Featured Geology & Geophysics Seminar: Dr. Sean Gulick
Mar 28, 2017
Dr. Sean Gulick from the University of Texas at Austin is the featured seminar speaker for the Department of Geology & Geophysics this Friday, March 31 and will be presenting on “Drilling the Chicxulub impact structure: Study of large impact formation” at 11:30 am in Halbouty room 101. Refreshments and coffee will be served.
Dr. Sean Gulick was the co-chief scientist on a team of diverse researchers that drilled offshore into one of the world’s most famous cataclysms – the 66 million year old asteroid impact that led to one of the Earth’s biggest mass extinctions and the demise of the dinosaurs. The impact was so strong, that the asteroid triggered a domino effect of natural disasters, as well as covered the planet with a thick blanket of dust and sediment.
An artist's recreation of what the Chicxulub crater might have looked like soon after the asteroid struck the Yucatan Peninsula in Mexico.
Researchers studied the peak rings inside the crater. (Photo Credit: Detlev van Ravenswaay/Science Source).
The drilling of the Chicxulub crater began in April of 2016 and is sponsored by the International Ocean Discovery Program (IODP). These scientists targeted the “peak ring” in the crater (a circular ridge inside the crater rim) where they hope to test models of crater formation and determine whether the crater itself was one of the first habitats for microbial life after the impact. According to Dr. Gulick, “Chicxulub is the only crater on Earth with an intact peak ring that we can go sample, the next intact peak ring would be on the moon.” From the core samples, the team has discovered the peak rings are made of shocked granite, which is usually found deeper in the Earth’s crust. The scientists concluded that the asteroid impact was so incredibly powerful, that it lifted sediment from the basement of the Earth’s crust several miles up to its surface.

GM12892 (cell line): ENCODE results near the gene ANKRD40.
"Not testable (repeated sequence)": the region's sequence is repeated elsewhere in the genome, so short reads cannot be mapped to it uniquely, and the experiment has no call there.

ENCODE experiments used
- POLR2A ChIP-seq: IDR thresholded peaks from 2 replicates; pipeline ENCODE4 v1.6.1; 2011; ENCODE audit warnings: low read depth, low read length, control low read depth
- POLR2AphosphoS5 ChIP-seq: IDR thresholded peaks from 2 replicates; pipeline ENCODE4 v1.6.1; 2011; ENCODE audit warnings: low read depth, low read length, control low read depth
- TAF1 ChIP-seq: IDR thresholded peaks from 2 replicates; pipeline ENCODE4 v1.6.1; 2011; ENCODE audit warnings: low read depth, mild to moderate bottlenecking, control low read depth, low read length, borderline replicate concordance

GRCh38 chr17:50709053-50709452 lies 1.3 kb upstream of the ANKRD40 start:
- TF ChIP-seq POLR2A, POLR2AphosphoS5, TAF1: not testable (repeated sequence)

Core samples recovered from the Chicxulub crater showing that the peak rings were made of granite. At least half of the core material will be reserved for future study when lab equipment is more advanced than it is today. (Photo Credit: D. Smith/European Consortium for Ocean Research Drilling).
The rocks the researchers have encountered also include limestones and rocks that contain the fossils from the world after the impact. Some of the ‘disaster species’ that have been identified are organisms that love stressed environments, which include tiny plankton-type organisms like particular forms of dinoflagellates. The team’s results may help end a debate over how the Chicxulub crater formed in the minutes following the colossal collision. Their research can lend support to the dynamic collapse model theory, as well as a challenge for other models.
Dr. Sean Gulick graduated with his Bachelor of Science degree from the University of North Carolina in 1993 and his PhD from Lehigh University in 1999. Gulick is a research professor for the University of Texas Institute for Geophysics, with research interests in marine geology and geophysics, plate boundaries, glacial sequences, and impact processes. His current projects into tectonic and climate interactions in the St. Elias Mountains and Surveyor submarine fan, geohazards and margin evolution of the subduction and transform faulting in Alaska, Sumatra, and Japan, and the geologic processes and environmental effects of the Cretaceous-Paleogene Chicxulub meteor impact.
Dr. Gulick will present his talk this Friday, March 31st at 11:30am in Halbouty room 101 on “Drilling the Chicxulub impact structure: Study of large impact formation.”
The team’s early results were published in the journal Science; the full publication may be found at: http://science.sciencemag.org/content/354/6314/878.full